Tom Ford's directorial debut, A Single Man, is reminiscent of one of the designer's Gucci suits: beautiful, expensive-looking, sumptuous — but lacking the impeccable tailoring that he's known for. However, it's a solid effort from Ford, who has gathered all the right elements, including a talented cast led by Colin Firth and Julianne Moore.
The film is set in 1960s LA, where college professor George (Firth) is grieving after losing his boyfriend of 16 years, Jim, to a car accident. Eight months after Jim's death, the movie depicts a day in George's life as he struggles to keep it together without his partner.
Ford is ambitious as a filmmaker, and I wouldn't expect anything less from him. It's clear that he wants A Single Man to succeed on all levels of cinema — performance, aesthetics, story. It's over-the-top though; too arty, too pretentious, too desperate to be rewarded (the dialogue-free trailer alone is reaching). But it's not bad for a first project, and there's a lot to appreciate, so to hear my thoughts on the film, just
The two cornerstones of the film are the acting and the visual landscape. First, I'm a firm believer that Firth can do anything, as can Moore, who plays the eccentric friend in love with George. The film almost demands overacting from them, though; Firth shows grief in every scene, in every way imaginable, in every second of his day. He can handle it, but it's exhausting. And Moore is mostly just having fun with her narcissistic character, an alcoholic who has passed her prime. Showing more restraint is Matthew Goode as George's departed love. Seen in flashbacks, Jim and George's relationship is shown with quiet tenderness. It's a welcome reprieve from George's tortured expressions, and my favorite part of the movie.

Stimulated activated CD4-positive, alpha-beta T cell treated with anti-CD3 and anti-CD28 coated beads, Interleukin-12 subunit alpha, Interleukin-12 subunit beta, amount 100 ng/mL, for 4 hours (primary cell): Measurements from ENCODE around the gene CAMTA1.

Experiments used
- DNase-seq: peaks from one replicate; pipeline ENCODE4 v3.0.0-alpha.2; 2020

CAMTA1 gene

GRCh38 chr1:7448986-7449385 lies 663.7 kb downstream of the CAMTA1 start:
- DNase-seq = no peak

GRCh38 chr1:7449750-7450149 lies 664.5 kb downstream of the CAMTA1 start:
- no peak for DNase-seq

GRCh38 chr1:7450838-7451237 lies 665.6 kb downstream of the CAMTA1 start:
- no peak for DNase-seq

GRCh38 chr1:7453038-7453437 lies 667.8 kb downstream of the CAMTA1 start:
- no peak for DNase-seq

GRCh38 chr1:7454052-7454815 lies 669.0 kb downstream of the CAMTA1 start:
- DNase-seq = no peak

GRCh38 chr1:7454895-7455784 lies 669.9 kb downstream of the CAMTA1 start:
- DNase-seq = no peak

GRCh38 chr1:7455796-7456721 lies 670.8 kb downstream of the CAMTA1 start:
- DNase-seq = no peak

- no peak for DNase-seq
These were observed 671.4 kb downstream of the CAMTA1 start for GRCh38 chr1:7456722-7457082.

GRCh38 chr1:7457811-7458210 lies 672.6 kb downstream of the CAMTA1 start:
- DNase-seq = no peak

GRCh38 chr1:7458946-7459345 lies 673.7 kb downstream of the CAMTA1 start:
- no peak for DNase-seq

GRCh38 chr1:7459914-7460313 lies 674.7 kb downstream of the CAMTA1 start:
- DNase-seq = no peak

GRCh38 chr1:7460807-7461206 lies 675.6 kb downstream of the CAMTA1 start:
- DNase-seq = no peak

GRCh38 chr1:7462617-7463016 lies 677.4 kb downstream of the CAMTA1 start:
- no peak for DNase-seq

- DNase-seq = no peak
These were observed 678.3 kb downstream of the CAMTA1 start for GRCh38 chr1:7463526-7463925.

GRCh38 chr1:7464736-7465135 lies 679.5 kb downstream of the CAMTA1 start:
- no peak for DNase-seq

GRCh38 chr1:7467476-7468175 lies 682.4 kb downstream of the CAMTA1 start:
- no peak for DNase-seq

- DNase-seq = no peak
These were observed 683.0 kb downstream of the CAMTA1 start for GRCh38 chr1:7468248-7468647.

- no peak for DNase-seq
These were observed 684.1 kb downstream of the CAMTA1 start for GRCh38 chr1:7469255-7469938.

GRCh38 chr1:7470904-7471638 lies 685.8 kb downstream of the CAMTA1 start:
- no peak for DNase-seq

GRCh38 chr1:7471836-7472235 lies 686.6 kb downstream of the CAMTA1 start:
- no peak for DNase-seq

The aesthetic value of A Single Man is its other cache, but like the acting, it often goes too far. Some actors are purely eye candy — not that that's a problem, but Ford gives you so many shots of the same sensual images, such as Nicholas Hoult's lips. Hoult (the boy from About a Boy, who is all grown up, to say the least) is a student with nebulous intentions, and the gratuitous lip-shots hit you over the head with the message that he's seductive. It's a technique Ford overuses; a drowning, naked Firth is constantly shown as a visual metaphor for George's grief. Ford is determined to make you recognize how beautiful his film looks, and for his next outing as director, I'd love to see some more subtlety.
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Photos courtesy of The Weinstein Company